October 11, 2006

Girls and Kenny on WoW

by Mary Flanagan · , 1:51 am

According to “Game News”‘ report on the Nielsen Entertainment’s third annual Active Gamer Benchmark Study (released 2 days ago),
there are roughly 117 million “Active Gamers.” Women make up nearly two- thirds of all online gamers, but men still outnumber women in the overall video game universe by more than two-to-one. Check it out. Nielsen conducted the study online with 2,200 “Active Gamers” — those 13 years or
older who owned a gaming device and played games at least once a week.

And while they are all boys, and therefore not in the majority online, check out episode 1008 (# 147) “Make love not warcraft” of South Park, which takes place mostly in WoW. OMG.

8 Responses to “Girls and Kenny on WoW”

  1. andrew Says:

    You can watch the whole episode here. OMG I was dying. It’s so good.

  2. josh g. Says:

    What do they mean by “men still outnumber women in the overall video game universe by more than two-to-one”? Are they referring to character gender?

  3. josh g. Says:

    Oh, duh, I guess they’re referring to the total number of gamers, not just those playing online.

    Don’t you love when you realize the answer to a question the moment after you ask it?

  4. Patrick Says:

    “This could be the end of the world… of warcraft.”

    The episode was interesting in its representation of gamers having no lives, making me think that the solution to more gender parity at large is less grindalicous games, though thats pretty obvious and most online games that are played by women, like casual games, aren’t as time consuming. Still, its interesting to see that extreme of things as the focus of the representation. I guess an episode about middle-aged women catching a game of Zuma at lunch wouldn’t be as funny.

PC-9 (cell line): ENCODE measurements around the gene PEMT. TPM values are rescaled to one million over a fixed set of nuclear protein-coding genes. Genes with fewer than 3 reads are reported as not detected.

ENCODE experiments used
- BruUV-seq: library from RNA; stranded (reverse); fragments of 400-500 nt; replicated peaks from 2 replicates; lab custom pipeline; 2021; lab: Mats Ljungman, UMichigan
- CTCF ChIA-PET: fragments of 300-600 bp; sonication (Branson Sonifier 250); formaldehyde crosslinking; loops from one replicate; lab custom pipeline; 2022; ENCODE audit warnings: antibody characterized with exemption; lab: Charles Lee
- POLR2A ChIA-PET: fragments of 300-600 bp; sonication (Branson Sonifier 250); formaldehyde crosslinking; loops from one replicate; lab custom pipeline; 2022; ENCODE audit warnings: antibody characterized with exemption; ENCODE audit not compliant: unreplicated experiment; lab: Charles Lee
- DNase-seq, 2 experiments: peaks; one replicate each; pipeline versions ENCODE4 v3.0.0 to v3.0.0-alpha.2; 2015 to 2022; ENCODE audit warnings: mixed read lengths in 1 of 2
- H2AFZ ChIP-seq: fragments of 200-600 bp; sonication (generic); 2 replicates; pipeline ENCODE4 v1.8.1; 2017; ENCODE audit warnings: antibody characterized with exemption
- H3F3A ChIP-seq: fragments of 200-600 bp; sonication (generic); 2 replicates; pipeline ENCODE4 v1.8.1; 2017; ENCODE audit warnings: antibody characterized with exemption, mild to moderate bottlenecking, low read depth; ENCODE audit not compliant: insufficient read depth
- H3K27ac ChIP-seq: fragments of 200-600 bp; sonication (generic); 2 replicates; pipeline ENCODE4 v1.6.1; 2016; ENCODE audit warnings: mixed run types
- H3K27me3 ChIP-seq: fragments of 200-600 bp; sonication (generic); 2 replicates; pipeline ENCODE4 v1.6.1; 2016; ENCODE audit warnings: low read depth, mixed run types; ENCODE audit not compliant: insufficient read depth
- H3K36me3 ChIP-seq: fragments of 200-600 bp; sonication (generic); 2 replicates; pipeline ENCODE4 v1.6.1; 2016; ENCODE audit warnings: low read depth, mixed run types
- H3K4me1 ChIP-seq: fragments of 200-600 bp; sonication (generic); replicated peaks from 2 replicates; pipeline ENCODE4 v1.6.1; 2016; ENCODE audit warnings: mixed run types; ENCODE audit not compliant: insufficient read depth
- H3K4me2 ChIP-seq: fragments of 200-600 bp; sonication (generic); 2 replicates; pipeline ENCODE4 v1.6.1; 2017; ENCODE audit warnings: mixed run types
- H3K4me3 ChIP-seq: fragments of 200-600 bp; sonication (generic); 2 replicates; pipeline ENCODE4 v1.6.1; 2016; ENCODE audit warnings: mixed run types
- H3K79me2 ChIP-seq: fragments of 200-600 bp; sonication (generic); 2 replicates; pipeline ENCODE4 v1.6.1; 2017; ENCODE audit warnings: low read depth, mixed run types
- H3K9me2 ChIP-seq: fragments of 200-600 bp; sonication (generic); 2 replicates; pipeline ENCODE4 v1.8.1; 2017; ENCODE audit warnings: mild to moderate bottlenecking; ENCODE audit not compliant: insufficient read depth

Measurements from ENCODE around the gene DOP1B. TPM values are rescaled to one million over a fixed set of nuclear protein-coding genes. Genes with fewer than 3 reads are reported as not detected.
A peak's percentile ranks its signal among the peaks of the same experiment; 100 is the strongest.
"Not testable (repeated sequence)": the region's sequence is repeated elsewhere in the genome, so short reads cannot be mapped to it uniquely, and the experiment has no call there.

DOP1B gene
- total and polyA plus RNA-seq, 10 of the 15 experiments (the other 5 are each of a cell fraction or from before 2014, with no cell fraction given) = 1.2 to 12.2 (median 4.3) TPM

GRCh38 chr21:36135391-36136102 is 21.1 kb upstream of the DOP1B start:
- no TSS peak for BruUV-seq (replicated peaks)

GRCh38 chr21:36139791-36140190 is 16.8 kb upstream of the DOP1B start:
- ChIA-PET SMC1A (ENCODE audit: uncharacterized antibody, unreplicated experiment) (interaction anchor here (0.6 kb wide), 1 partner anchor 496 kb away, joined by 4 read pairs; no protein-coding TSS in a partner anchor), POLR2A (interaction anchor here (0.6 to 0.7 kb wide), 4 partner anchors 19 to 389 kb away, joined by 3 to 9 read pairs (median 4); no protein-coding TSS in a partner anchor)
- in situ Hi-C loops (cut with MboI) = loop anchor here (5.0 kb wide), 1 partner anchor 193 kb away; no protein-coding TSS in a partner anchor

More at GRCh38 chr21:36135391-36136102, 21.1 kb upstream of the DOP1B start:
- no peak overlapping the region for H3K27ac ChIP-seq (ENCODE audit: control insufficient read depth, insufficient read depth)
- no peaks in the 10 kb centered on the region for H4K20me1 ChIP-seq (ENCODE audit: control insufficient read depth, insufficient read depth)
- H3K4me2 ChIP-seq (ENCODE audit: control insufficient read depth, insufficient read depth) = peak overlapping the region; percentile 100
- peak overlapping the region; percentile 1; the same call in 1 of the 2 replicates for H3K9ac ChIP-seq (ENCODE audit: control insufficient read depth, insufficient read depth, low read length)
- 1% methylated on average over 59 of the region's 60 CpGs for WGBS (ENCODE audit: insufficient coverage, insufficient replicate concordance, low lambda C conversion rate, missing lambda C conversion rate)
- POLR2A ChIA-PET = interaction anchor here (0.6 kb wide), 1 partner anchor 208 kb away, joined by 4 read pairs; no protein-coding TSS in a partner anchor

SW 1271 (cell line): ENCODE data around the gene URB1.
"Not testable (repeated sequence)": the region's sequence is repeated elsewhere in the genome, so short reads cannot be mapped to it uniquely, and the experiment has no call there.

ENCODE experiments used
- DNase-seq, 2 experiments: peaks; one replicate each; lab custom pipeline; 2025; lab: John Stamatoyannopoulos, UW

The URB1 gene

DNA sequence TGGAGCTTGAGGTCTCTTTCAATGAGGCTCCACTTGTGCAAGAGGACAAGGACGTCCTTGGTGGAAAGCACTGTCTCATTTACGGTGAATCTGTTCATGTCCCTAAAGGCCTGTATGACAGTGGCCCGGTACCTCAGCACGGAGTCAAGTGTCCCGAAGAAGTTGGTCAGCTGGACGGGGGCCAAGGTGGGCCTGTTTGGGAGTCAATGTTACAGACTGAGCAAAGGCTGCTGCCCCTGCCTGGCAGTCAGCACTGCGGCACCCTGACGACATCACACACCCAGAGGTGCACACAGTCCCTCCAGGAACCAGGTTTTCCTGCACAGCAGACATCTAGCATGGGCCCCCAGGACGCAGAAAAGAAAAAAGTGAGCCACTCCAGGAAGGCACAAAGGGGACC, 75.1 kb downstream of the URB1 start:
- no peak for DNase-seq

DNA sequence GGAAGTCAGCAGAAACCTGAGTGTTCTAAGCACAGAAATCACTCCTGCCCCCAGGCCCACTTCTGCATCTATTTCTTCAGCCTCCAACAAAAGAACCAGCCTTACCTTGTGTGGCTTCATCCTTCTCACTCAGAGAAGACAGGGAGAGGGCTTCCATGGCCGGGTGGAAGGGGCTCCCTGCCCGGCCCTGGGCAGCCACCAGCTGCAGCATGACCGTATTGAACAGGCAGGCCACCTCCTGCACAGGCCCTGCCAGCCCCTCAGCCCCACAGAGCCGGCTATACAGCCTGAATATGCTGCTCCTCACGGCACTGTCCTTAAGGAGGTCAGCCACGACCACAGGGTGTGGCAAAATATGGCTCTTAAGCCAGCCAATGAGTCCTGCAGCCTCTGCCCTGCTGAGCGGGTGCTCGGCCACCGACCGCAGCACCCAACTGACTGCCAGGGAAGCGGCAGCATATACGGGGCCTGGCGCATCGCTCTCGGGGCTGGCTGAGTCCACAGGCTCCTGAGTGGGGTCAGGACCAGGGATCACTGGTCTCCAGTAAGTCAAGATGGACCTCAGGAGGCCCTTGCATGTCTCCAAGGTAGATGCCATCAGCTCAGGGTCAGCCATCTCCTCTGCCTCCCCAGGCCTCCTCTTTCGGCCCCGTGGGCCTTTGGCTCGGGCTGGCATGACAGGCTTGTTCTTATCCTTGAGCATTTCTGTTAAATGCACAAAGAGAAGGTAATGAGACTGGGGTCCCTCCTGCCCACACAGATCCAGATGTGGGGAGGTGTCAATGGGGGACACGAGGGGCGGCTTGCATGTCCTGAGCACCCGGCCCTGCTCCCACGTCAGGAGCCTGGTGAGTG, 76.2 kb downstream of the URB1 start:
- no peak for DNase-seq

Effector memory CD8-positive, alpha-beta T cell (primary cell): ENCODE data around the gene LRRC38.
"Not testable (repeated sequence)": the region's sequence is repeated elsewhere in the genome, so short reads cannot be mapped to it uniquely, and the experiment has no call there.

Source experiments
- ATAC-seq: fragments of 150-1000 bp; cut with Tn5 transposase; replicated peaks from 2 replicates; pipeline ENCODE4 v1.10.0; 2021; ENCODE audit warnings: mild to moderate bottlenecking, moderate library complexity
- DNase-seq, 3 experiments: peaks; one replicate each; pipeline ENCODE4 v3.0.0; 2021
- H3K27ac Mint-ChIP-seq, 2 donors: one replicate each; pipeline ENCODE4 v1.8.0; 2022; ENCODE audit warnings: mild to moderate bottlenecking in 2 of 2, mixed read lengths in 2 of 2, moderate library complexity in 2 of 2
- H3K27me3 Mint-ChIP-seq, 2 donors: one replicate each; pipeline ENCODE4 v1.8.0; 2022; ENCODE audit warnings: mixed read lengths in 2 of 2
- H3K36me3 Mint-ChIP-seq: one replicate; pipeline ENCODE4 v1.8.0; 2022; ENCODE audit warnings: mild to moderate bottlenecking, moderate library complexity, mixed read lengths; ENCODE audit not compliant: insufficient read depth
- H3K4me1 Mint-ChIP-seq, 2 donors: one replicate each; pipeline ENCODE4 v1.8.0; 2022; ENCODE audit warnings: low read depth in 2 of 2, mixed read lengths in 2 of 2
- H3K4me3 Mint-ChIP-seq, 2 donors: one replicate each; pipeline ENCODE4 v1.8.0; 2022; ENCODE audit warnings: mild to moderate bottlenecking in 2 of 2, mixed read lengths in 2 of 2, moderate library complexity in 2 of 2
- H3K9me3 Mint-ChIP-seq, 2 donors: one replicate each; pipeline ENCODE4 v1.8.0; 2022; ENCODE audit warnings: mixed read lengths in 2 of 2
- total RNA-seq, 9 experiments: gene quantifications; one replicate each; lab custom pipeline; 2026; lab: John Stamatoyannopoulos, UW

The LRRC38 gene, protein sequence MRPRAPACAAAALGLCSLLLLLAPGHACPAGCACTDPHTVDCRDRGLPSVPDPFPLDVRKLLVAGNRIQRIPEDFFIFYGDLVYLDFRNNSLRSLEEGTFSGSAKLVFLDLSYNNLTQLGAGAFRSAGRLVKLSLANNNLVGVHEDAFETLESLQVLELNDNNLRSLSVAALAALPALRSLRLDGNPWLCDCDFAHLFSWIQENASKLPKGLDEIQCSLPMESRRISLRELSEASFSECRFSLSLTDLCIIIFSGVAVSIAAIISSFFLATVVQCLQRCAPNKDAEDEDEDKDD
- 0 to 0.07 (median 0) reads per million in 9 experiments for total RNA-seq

5. josemanuel Says:

    What does grindalicous mean?

  6. mary Says:

    like everything in south park, I think gamers having no life is spoofed just as much as anything else. Recall that the father-son bonding as important, and the social aspect of gaming is equally celebrated!

    re: gender in the study, the study refers to the players, not the characters.

  7. mark Says:

    This study provides some sorely needed raw data, although I wish they had broken it up a bit more. People who play games at least once a week is a pretty broad definition of “gamer”, and doesn’t really distinguish between people who play games regularly and consider it one of their major hobbies, and people who play, say, a game of Freecell now and then. It’s sort of like giving data on “music aficionados” and not distinguishing between the avid music nerd and the person who listens to the radio on the way to work but has never bought a CD, and all the gradations in between.

  8. Patrick Says:

    Jose, “grindalicous” is a term I borrowed from Damion Schubert to describe games where the primary loop of play involves lots and lots of repetition, yet, as WoW attests, these games can still do insanely well.

    Mary, thats a good point. What I found most interesting about the game is that a phenomena outside the magic circle is the focus of the conflict, rather than something designed into the game itself. The Blizzard board member protests that the game wasn’t designed to allow rampant PK’ing, yet it happens. It suggests that maybe the real meaning of gameplay comes from what the players bring to the game, rather than something sturcturally inherent.

Powered by WordPress